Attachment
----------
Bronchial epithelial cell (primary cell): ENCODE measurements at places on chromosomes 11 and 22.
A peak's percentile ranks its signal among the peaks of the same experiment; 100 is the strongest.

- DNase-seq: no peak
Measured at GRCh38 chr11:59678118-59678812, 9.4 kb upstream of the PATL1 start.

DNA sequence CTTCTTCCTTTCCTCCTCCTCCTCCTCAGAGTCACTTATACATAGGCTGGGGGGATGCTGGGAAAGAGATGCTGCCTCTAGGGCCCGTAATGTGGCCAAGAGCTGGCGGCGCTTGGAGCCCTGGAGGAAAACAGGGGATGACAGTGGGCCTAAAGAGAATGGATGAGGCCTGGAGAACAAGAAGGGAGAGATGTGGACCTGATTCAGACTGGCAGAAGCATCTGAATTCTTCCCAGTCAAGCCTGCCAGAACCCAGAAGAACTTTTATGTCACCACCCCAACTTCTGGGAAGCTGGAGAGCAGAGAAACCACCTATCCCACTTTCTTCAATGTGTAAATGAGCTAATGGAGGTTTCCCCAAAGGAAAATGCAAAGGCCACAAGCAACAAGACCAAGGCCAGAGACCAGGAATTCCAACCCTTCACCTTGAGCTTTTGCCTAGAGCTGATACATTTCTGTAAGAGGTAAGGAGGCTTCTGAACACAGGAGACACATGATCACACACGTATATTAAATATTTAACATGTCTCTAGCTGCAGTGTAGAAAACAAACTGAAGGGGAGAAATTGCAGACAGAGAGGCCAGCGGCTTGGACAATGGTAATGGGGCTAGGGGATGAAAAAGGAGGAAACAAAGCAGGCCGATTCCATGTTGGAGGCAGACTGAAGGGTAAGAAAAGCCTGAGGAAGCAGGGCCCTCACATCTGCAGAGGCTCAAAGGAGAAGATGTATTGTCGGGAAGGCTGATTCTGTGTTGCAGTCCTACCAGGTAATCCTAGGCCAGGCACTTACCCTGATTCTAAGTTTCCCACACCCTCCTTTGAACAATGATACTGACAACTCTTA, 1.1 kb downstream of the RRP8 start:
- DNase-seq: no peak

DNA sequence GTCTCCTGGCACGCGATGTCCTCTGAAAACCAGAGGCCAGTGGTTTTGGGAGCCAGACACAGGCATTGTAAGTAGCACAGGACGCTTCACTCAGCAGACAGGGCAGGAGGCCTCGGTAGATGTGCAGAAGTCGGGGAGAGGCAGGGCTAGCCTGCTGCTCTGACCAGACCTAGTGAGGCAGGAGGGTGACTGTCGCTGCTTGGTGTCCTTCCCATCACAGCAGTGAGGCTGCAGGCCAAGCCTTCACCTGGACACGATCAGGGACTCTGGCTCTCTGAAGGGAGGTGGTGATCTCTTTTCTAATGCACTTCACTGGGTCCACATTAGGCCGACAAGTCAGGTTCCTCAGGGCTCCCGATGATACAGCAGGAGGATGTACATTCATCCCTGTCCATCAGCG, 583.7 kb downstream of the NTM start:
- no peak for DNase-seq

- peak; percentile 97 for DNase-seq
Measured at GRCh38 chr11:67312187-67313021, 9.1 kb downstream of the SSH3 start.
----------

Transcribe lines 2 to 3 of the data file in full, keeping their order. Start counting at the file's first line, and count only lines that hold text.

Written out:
A peak's percentile ranks its signal among the peaks of the same experiment; 100 is the strongest.

- DNase-seq: no peak